» 01/04/2016, 00.00
"Second Class Citizens": 15 Christians arrested for alleged forced conversions
Police in Puttur in Karnataka stop celebrations to "protect" the Church, surrounded by Hindu radicals. The religious authorities called to testify and handed rules for future prayer services. These included the obligation to notify the police. Catholic leader: "In secular India, Christians are persecuted and vulnerable."
Bangalore (AsiaNews) - The Christian minority "is vulnerable and subjected to harassment and persecution by both extremist as well as authorities, who are responsible for protecting citizens. Clearly, Christians are considered second-class citizens in secular India”, says Sajan K George, president of the Global Council of Indian Christians (GCIC).
George was commenting to AsiaNews on the umpteenth arrest of 15 Christians for alleged forced conversions in the Indian state of Karnataka. The incident happened on the eve of the new year in the parish of bannur Jodukatte Puttur, in the southern district of Kannada. The police interrupted the religious function of the Believers Church [a congregation of evangelical Protestants - ed] justifying the action as "protection" from the dozens of Hindu radicals who had surrounded the Church.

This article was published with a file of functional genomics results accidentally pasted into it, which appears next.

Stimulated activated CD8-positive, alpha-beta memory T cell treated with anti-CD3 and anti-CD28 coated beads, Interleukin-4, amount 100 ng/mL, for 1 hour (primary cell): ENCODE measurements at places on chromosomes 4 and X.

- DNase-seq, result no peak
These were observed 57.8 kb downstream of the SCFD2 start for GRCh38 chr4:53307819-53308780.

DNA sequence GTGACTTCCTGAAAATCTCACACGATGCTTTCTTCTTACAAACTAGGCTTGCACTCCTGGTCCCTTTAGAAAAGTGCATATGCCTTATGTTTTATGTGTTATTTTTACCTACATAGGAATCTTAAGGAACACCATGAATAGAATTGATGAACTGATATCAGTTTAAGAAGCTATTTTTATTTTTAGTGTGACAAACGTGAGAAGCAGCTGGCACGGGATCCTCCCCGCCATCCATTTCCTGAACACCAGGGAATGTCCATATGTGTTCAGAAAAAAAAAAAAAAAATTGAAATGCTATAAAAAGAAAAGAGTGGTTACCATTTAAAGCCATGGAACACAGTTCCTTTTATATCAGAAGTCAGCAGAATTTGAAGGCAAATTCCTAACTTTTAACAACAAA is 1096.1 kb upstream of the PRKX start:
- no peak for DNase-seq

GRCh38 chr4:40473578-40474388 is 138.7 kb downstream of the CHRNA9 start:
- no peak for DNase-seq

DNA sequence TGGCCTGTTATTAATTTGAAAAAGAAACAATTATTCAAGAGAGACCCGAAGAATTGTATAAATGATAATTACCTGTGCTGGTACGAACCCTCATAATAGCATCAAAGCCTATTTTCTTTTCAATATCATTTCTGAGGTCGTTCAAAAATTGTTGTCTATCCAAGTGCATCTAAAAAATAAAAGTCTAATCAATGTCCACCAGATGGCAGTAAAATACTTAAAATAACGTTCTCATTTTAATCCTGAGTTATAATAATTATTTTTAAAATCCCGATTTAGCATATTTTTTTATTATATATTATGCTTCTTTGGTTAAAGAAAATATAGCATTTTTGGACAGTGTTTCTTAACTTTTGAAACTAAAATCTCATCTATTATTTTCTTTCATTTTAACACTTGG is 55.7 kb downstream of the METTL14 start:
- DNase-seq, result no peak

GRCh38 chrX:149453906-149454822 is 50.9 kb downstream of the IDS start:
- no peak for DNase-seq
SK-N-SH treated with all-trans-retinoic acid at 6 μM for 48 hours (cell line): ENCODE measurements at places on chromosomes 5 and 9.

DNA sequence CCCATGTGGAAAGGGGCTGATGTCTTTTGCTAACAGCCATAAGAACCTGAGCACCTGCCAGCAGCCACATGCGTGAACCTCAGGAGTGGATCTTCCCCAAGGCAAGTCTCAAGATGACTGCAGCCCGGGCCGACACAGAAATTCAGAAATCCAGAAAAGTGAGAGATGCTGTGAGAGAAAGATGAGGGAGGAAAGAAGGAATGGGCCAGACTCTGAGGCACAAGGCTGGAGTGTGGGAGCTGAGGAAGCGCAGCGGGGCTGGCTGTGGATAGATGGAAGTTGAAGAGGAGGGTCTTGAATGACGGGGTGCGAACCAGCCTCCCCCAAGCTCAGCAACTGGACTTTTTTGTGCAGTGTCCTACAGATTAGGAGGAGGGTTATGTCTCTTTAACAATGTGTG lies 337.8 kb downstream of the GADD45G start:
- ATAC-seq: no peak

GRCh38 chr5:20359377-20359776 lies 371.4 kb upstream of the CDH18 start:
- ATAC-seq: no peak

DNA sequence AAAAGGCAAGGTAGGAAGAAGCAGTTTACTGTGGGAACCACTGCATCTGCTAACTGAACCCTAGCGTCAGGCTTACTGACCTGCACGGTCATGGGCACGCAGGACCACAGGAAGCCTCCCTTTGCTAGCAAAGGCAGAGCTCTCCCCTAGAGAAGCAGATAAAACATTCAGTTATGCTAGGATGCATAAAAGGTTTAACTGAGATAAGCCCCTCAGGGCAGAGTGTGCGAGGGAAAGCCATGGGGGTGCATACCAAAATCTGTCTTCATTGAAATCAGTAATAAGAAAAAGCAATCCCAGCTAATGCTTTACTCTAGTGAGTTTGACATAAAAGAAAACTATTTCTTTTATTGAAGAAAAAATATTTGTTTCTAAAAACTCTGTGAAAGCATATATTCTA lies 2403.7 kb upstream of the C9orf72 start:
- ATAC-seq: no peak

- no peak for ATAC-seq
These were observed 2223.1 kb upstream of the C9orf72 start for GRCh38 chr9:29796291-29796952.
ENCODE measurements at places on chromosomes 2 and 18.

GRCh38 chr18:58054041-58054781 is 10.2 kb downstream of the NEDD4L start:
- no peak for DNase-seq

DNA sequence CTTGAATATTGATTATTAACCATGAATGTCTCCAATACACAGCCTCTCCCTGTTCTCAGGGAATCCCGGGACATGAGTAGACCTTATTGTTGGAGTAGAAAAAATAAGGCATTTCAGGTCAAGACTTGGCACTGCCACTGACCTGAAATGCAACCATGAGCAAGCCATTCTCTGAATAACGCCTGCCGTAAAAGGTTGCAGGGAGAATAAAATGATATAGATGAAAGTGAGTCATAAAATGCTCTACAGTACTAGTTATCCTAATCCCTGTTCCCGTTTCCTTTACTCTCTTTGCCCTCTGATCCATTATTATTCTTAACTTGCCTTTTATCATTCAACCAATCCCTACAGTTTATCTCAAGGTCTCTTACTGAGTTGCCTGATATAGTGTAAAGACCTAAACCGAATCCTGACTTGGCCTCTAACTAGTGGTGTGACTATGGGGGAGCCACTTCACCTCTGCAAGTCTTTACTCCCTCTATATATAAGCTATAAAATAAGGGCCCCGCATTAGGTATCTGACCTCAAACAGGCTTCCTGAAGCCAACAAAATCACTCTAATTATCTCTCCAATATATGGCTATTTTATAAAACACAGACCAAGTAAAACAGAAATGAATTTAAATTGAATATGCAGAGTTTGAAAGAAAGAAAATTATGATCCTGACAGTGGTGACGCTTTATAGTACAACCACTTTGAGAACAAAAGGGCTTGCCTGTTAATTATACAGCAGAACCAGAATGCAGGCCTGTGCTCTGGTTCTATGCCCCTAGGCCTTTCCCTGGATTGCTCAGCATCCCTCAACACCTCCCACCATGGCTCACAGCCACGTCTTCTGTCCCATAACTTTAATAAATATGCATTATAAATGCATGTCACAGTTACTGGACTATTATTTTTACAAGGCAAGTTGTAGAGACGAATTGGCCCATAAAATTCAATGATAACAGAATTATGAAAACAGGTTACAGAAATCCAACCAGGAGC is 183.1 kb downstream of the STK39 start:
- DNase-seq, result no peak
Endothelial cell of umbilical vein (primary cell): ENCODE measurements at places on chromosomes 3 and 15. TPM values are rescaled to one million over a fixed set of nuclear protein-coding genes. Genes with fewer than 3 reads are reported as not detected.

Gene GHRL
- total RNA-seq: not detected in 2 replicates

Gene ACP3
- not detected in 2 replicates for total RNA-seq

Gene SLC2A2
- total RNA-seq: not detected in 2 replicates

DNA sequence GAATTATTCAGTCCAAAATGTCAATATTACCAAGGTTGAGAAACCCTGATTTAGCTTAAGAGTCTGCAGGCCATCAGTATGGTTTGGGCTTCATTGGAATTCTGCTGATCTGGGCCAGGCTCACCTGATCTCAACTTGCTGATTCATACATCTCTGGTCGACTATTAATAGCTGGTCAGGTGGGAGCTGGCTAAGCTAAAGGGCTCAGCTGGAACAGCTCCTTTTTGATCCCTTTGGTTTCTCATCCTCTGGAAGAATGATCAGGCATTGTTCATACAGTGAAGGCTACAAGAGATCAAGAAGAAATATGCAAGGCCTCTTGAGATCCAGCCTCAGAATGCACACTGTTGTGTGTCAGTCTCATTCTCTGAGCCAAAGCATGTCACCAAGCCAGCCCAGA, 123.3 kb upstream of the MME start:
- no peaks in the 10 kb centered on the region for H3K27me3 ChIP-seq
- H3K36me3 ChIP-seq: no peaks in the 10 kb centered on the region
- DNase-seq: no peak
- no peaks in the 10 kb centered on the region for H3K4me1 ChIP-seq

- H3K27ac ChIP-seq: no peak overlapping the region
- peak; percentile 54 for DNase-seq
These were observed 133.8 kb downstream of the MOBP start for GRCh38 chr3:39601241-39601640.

On the evening of 31 December 2015, the Protestant Church of bannur Jodukatte organized a prayer to usher in the new year. More than 15 people attended the celebration, mostly migrant workers from Perne, Salmara, bannur and Badagannur [various locations of Karnataka - ed].
The function attracted the attention of members of two Hindu extremist ultranationalist groups, the Bajrang Dal and the Vishwa Hindu Parishad. The radicals tried to stop the ceremony by raiding the church, but were blocked by locked doors. Police intervened to "calm tempers" and took faithful from within the church to the nearest police station, they were released after a few hours.
The next day the religious leaders were called to testify and ensure that there has been no attempt to proselytize. Police handed them rules to be observed in the future, including the obligation to alert the authorities ahead of all prayer services and celebrations.
The president of the GCIC reports that no action has been taken "against those who disturb social peace". "The GCIC – he concludes - strongly condemns the police actions, who intervened quickly and acted against people who were praying in a private place. The police should have only dispersed the mob that had gathered outside the church. "
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